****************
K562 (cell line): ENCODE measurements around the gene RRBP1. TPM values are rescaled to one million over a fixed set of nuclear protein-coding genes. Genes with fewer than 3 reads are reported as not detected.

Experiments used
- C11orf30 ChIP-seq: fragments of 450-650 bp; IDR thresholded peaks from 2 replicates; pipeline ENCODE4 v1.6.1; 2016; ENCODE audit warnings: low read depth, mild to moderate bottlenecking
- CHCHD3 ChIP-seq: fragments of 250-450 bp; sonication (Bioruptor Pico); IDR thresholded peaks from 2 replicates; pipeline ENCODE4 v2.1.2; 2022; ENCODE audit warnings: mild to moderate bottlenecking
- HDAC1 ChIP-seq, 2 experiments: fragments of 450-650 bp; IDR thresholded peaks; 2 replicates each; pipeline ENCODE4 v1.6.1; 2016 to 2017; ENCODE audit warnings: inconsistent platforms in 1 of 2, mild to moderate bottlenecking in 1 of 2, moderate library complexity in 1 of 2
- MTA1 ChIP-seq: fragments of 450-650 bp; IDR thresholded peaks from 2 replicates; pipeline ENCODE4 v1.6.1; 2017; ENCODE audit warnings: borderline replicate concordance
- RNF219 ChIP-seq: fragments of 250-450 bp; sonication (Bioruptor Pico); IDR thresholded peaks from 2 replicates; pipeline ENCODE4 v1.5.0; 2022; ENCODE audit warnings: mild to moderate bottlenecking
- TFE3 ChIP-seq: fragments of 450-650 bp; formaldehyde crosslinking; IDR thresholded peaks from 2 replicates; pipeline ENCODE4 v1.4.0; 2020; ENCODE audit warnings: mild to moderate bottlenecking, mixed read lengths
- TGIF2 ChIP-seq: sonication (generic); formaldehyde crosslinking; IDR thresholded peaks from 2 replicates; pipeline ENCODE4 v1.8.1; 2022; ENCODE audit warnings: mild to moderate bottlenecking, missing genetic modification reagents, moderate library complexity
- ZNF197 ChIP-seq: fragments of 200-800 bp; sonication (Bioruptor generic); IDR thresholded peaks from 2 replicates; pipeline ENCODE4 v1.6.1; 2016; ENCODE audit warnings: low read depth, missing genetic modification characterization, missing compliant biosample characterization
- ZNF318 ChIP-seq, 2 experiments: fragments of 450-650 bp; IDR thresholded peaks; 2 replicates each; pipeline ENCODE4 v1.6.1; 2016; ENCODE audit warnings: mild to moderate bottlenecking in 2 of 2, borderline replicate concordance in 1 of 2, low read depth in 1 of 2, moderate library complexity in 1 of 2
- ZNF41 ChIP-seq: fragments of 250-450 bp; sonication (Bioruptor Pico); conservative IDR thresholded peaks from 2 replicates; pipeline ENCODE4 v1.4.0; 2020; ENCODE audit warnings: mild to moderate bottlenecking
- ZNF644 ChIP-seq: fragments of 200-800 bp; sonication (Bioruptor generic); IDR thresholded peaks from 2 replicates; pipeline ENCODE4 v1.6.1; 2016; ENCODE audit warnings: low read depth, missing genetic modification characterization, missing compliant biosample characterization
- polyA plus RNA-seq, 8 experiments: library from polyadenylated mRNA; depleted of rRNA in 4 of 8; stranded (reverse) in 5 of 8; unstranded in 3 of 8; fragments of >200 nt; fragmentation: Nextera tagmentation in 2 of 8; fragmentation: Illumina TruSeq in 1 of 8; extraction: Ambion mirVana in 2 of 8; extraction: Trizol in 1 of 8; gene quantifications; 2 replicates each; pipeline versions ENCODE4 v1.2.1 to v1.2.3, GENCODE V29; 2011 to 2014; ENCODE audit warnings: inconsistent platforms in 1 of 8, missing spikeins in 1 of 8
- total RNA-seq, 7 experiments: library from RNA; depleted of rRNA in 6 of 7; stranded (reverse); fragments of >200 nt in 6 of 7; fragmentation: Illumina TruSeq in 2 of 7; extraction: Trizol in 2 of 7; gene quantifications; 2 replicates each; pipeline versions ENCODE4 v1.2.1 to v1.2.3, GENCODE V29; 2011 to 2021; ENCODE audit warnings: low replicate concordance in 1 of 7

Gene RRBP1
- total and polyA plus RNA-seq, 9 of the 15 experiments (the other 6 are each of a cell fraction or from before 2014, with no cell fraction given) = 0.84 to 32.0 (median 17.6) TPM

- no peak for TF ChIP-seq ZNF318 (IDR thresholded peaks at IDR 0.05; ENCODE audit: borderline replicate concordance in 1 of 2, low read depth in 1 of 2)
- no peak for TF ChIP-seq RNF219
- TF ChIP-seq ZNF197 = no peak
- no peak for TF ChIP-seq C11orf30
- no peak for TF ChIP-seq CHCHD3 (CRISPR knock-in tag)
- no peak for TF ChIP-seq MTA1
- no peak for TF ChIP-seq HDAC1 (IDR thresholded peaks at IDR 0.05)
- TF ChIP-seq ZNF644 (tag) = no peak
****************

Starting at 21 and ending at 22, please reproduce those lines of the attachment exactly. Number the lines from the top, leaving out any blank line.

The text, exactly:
- no peak for TF ChIP-seq C11orf30
- no peak for TF ChIP-seq CHCHD3 (CRISPR knock-in tag)